sting (verb, noun) /stɪŋ/ LISTEN
To sting means ‘to hurt someone with a pointed part of the body,’ like insects do. It can also mean ‘to hurt by means of contact,’ like some plants do. It means ‘to make someone feel a sharp pain’ and, figuratively, it can mean both ‘to cause someone to feel anger or resentment.’ Informally, sting means ‘to cheat.’ As a noun, a sting is the pointed part of insects and animals that stings, and it is also both the act of stinging and the pain caused by stinging.
- Bees sting only when they feel threatened, but wasps are more aggressive and may sting without provocation.
- If you grasp a nettle firmly, it won't sting you.
- The fumes stung Ian's eyes and throat.
- Nancy's unkind remarks stung Will.
- That insult really stings.
- The criminals stung the old lady for a lot of money.
- The knife was so sharp, Helen didn't realize she had cut herself until she felt the sting of it a few seconds later.
Words often used with sing
sting in the tail (UK): an unpleasant turn of events. Example: “John’s final words to her were the sting in the tail of what should have been an enjoyable evening.”
In pop culture
Sting is also the name that English musician Gordon Sumner is more commonly known by. He got his nickname in the early 1970s, when he was playing with the Phoenix Jazzmen. At the time, he often wore a black and yellow striped sweater, and the band thought he looked like a bee or a wasp. Listen to Sting singing “Englishman in New York” here:
A sting is also a secret operation by undercover police, who hide their identities as police officers. They then appear to engage in illegal activity, in an attempt to infiltrate criminal groups and find evidence of actual crimes. Example: “Five drug dealers were arrested as a result of the police sting.”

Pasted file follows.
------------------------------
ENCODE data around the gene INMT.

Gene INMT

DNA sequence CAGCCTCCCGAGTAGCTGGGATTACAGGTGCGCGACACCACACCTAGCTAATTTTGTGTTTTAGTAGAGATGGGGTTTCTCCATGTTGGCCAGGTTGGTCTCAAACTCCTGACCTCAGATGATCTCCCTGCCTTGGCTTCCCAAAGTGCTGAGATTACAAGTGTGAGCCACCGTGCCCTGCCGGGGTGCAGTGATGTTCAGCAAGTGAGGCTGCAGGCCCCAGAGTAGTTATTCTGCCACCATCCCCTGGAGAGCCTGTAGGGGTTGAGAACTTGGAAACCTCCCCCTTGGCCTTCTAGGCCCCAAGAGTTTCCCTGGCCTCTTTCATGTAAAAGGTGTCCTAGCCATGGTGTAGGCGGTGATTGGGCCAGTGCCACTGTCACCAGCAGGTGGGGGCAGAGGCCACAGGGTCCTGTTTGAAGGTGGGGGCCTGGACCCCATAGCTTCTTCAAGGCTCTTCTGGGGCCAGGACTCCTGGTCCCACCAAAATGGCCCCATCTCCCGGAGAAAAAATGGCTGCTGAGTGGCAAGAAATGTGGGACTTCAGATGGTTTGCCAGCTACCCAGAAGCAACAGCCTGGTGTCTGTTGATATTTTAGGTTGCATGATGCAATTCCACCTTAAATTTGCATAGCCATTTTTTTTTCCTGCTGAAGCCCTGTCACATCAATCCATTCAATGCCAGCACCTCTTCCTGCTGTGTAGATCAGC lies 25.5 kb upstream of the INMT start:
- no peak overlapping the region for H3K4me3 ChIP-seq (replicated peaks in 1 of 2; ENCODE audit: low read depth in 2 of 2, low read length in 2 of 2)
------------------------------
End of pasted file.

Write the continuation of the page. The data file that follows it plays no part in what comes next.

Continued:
Did you know?
In English, only insects with pointed stings are actually said to sting. Other insects, like mosquitoes, that suck blood from humans through sharp, tube-like mouth parts are said to bite.
stinger (noun), stingingly (adverb)
Sting, meaning ‘to stab, prick or pierce with a pointed instrument,’ dates back to before the year 900, in the form of the Old English verb stingan (Middle English stingen). It can be traced back to the Proto-Germanic stingan, and probably the Proto-Indo-European root stegh– (to stick, prick or sting). Sting is related to the Old Norse stinga and Old High German stungen (to prick), the Gothic us-stagg (to prick out), the Old High German stanga and German stange (pole or perch), the German stengel (stalk or stem), the Greek stokhos (fixed target or erected pillar for archers to shoot at), the Lithuanian stagaras (long, thin stalk of a plant), the Old Danish stag (point) and the Old Norse stong (stick or pole), as well as the English words stag and stochastic. The sense narrowed to only stabs by insects by the late 15th century, though this sense later extended, figuratively, to plants or other substances that make us feel a similar type of pain. The figurative sense, ‘sharply painful,’ was first used in the mid-19th century. The slang sense ‘to cheat or swindle‘ dates back to the early 19th century, and the police sense, which evolved from it, first appeared in the 1970s. The noun, meaning ‘the act of stinging’ as well as ‘a puncture or a thrust,’ also dates back to before the year 900, as the Old English stingc or steng (Middle English sting), and comes from the verb. The sense ‘a sharp, pointed organ (usually on insects) that can inflict a painful puncture’ was first recorded in the late 14th century, though these days we’d usually call that organ a stinger. The sense ‘a carefully planned robbery or theft’ dates back to the early 19th century, while the police sense, ‘an undercover trap,’ is from the 1970s.